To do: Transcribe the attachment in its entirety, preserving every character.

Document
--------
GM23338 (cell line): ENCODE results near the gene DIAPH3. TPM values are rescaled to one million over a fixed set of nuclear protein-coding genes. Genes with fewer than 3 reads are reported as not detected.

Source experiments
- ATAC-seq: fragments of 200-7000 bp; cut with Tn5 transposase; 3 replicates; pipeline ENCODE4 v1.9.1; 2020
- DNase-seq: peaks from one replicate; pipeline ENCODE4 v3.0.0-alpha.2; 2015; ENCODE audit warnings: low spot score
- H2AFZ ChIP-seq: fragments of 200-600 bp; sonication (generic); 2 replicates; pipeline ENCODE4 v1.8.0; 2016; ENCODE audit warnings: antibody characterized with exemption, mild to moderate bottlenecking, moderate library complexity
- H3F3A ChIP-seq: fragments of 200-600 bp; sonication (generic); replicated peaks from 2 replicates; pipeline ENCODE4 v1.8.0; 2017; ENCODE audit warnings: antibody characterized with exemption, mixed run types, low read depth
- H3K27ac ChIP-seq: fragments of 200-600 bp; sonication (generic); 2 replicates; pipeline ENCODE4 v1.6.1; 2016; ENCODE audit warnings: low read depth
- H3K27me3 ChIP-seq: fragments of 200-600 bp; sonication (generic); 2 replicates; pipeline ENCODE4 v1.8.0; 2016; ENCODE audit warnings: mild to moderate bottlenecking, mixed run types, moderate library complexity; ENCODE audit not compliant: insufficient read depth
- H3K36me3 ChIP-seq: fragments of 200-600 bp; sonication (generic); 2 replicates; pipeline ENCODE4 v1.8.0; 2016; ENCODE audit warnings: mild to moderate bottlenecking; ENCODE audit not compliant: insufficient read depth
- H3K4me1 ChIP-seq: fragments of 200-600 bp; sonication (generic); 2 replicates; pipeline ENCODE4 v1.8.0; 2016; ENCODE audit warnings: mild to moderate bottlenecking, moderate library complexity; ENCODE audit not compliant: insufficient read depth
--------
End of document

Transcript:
GM23338 (cell line): ENCODE results near the gene DIAPH3. TPM values are rescaled to one million over a fixed set of nuclear protein-coding genes. Genes with fewer than 3 reads are reported as not detected.

Source experiments
- ATAC-seq: fragments of 200-7000 bp; cut with Tn5 transposase; 3 replicates; pipeline ENCODE4 v1.9.1; 2020
- DNase-seq: peaks from one replicate; pipeline ENCODE4 v3.0.0-alpha.2; 2015; ENCODE audit warnings: low spot score
- H2AFZ ChIP-seq: fragments of 200-600 bp; sonication (generic); 2 replicates; pipeline ENCODE4 v1.8.0; 2016; ENCODE audit warnings: antibody characterized with exemption, mild to moderate bottlenecking, moderate library complexity
- H3F3A ChIP-seq: fragments of 200-600 bp; sonication (generic); replicated peaks from 2 replicates; pipeline ENCODE4 v1.8.0; 2017; ENCODE audit warnings: antibody characterized with exemption, mixed run types, low read depth
- H3K27ac ChIP-seq: fragments of 200-600 bp; sonication (generic); 2 replicates; pipeline ENCODE4 v1.6.1; 2016; ENCODE audit warnings: low read depth
- H3K27me3 ChIP-seq: fragments of 200-600 bp; sonication (generic); 2 replicates; pipeline ENCODE4 v1.8.0; 2016; ENCODE audit warnings: mild to moderate bottlenecking, mixed run types, moderate library complexity; ENCODE audit not compliant: insufficient read depth
- H3K36me3 ChIP-seq: fragments of 200-600 bp; sonication (generic); 2 replicates; pipeline ENCODE4 v1.8.0; 2016; ENCODE audit warnings: mild to moderate bottlenecking; ENCODE audit not compliant: insufficient read depth
- H3K4me1 ChIP-seq: fragments of 200-600 bp; sonication (generic); 2 replicates; pipeline ENCODE4 v1.8.0; 2016; ENCODE audit warnings: mild to moderate bottlenecking, moderate library complexity; ENCODE audit not compliant: insufficient read depth